Michael Ferguson, Director, Sustainable Finance, S&P Global Ratings
As environmental appeal and regulatory support grow, technology improves, and costs decrease, solar energy is becoming increasingly accessible and thus, more commonplace across the United States. Risks, however, continue to prevail. Slow development of battery storage technologies and significant upfront investment, as well as regulatory uncertainty, are somewhat holding back the use and financing of solar energy.
"Seeking to solve the risk of unaffordability, generators are turning to data technology, leveraging the data they amass on consumer habits and power usage to better understand demand, reduce over-spending on infrastructure and, ultimately, drive down capital expenditure and power prices for consumers"
But as solar energy companies are already discovering, leveraging data may go some way to alleviate some of these woes and further drive down costs –helping to spur solar energy uptake despite the hurdles.
A promising landscape
The appeal of solar energy has long been environmental; namely its contribution to systematic decarbonization. Increased uptake of solar energy over time, however, has driven down costs – meaning that solar energy now appeals from an economic perspective, too. With non-renewable sources of power, such as coal, increasingly vulnerable to volatile power prices and input costs, businesses are increasingly hedging this risk by producing or procuring solar energy instead.
Supportive state-level legislation continues, as it long has, to heavily enable improved solar deployment. California and Massachusetts, for example, have both pledged to be 100 percent renewable by 2045 and entered into carbon pricing schemes, having recognized the cost of carbon to the economy at large, with the former mandating that all homes built after 2020 must have rooftop solar panels installed.
Grey clouds persist
Despite these drivers, the proliferation of solar energy is currently held back by two main factors. First, insufficient battery storage capacity means the inherent unreliability of solar energy persists, and creates a preference for conventional generation. And until battery storage technologies develop to meet the required needs, intermittency will continue to be a risk.
What’s more, despite supportive legislation and declining costs, the upfront investment required for solar power generation is still significant. And if current subsidies erode – a possibility that has emerged since the election of President Trump, a champion of coal – this risk will be further compounded. Indeed, tariffs already implemented on solar panels produced in China could prevent further cost reduction even as installed costs should continue to fall.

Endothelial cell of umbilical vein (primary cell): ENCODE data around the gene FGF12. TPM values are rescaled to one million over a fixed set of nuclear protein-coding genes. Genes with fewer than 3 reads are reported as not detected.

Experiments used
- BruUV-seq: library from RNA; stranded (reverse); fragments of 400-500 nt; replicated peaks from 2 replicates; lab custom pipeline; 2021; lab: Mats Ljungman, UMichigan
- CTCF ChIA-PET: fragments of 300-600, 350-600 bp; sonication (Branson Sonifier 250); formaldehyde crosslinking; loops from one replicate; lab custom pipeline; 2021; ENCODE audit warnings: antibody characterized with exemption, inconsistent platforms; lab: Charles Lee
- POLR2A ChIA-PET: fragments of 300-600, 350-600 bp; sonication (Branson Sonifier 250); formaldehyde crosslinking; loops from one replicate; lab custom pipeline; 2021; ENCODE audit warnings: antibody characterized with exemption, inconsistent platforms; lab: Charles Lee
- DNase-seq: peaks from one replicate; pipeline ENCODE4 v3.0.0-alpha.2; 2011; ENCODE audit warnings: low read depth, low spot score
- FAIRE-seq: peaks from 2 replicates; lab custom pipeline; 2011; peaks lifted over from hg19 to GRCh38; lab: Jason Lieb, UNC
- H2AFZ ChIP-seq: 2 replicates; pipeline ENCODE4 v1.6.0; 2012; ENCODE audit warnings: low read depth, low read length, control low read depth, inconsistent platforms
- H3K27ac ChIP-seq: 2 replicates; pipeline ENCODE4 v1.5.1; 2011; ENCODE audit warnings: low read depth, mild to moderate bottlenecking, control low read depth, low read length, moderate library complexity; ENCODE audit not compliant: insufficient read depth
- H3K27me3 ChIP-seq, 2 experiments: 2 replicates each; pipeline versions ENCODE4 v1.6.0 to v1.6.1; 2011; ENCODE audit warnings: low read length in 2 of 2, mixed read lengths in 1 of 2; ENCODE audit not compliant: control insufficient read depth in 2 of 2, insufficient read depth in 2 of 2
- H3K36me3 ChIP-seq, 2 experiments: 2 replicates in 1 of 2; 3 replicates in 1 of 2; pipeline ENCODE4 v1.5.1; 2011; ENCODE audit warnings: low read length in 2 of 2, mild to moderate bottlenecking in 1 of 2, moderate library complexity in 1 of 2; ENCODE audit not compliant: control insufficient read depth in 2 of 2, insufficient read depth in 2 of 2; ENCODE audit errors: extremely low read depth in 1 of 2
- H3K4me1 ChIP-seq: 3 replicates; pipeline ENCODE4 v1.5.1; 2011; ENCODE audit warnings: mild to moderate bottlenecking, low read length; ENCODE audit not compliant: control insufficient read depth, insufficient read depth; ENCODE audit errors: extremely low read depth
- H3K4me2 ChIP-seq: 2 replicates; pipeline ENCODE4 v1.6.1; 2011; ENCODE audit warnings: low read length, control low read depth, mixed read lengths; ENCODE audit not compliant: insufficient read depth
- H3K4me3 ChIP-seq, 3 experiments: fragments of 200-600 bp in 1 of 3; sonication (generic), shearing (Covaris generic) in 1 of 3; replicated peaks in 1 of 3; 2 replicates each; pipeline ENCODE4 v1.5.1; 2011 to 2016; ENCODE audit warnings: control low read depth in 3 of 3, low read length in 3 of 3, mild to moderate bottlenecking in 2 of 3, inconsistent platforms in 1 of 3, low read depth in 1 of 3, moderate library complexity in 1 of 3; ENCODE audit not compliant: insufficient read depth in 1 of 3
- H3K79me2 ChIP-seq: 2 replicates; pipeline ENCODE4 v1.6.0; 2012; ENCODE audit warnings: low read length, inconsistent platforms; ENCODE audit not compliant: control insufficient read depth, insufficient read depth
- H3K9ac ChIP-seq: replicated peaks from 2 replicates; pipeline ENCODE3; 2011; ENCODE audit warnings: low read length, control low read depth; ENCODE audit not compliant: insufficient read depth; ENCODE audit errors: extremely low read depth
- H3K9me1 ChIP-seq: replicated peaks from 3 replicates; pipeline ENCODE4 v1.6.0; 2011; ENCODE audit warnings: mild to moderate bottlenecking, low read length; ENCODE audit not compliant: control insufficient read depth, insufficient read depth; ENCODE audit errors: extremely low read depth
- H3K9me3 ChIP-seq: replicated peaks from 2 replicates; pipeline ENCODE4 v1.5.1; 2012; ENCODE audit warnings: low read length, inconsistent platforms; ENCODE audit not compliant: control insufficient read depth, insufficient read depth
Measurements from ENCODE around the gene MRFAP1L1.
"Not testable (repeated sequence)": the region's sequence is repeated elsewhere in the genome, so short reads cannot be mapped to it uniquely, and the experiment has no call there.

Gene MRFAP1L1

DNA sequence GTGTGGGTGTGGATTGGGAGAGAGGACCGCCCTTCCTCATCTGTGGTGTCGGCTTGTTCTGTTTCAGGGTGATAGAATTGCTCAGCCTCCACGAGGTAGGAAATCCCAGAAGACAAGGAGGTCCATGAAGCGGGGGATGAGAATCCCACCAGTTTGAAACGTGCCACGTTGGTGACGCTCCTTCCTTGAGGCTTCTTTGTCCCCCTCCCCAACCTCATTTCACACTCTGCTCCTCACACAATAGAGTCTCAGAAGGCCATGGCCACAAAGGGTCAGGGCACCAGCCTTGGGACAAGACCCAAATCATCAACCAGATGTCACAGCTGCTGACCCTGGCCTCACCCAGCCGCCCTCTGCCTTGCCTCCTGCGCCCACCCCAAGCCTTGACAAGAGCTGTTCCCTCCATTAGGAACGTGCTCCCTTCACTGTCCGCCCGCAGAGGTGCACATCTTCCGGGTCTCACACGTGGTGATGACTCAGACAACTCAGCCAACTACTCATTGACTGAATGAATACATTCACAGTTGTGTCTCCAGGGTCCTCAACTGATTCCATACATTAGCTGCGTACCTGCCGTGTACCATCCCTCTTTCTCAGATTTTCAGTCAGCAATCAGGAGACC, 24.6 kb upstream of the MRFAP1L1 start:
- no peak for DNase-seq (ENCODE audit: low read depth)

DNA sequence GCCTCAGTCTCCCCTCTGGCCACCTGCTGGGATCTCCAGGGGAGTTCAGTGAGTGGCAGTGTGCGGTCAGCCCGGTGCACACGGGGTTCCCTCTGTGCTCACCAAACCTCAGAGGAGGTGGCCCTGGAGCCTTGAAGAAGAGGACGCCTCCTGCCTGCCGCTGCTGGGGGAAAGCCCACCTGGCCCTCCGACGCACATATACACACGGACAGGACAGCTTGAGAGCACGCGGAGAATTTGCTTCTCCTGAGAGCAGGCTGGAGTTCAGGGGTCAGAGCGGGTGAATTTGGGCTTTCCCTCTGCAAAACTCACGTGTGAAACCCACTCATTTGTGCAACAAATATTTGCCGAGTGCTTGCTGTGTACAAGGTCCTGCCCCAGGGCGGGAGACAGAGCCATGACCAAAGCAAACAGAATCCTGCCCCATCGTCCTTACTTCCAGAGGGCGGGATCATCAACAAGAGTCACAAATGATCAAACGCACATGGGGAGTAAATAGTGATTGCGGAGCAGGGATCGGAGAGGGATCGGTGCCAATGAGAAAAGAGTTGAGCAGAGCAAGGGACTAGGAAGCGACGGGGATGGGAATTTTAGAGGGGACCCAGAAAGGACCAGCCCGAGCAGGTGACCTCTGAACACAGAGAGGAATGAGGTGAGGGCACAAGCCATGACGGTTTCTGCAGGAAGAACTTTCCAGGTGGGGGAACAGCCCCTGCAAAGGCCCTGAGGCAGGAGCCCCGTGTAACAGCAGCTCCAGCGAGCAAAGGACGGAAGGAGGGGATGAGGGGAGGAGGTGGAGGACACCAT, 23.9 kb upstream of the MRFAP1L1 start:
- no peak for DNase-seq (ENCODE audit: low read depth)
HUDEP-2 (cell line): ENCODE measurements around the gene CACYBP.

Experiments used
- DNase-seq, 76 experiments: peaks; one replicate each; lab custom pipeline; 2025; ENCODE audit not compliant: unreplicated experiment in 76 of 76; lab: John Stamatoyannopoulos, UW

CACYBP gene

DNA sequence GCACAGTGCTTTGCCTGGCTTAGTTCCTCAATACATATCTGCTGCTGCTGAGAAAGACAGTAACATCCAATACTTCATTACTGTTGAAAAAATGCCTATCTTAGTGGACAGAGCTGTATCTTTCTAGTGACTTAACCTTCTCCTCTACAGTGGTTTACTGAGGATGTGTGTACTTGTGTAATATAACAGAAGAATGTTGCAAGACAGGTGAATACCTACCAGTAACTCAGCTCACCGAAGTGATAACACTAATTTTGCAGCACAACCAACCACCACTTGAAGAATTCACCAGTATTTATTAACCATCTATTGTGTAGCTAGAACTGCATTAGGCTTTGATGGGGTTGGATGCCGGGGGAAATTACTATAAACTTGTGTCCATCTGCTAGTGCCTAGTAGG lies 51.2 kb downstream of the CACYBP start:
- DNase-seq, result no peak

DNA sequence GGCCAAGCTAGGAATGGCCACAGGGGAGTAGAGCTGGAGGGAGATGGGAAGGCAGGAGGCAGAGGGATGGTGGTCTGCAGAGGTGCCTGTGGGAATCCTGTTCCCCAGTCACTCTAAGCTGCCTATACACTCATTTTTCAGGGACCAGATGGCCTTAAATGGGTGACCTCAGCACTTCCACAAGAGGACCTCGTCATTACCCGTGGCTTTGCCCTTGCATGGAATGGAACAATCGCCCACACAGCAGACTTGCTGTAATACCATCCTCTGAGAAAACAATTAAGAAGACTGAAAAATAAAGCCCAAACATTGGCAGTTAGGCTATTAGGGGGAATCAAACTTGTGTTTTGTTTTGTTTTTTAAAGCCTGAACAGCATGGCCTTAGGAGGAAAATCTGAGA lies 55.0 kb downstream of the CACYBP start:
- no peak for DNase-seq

Data as a solution
Seeking to solve the risk of unaffordability, generators are turning to data technology, leveraging the data they amass on consumer habits and power usage to better understand demand, reduce over-spending on infrastructure and, ultimately, drive down capital expenditure and power prices for consumers.
We are also observing energy companies using digitalisation to mitigate risks of unreliability related to intermittency. In our recent ESG Evaluation, we assessed the customer engagement for NextEra Energy (whose energy blend is 22 percent solar) as “leading”, partly due to its use and development of predictive analysis algorithms to enhance its asset management systems and minimize unexpected service interruptions, thus strengthening reliability metrics and customer satisfaction.
What’s more, as several regions across the globe seek to make the transition to smart cities (notably, California and Sweden), the true power of this data is coming to light. The development of smart cities relies on data that is heavily influenced by solar installation and usage patterns. It is only with access to this data that the possibility of greater efficiencies, necessary for the realisation of greener smart cities, can be achieved.
The benefits of solar technology then, from not only environmental and economic standpoints, but also a data collection standpoint, place it as a promising energy source which could spur efficiencies on a wider scale. And as solar and battery costs decline as the effect of critical mass takes hold, we expect the rate of solar deployment to continue to increase, even if current subsidies erode – especially with the vital role that solar plays in the development of smart cities. The future for solar technology, then, is certainly bright. A sunny outlook for solar tech.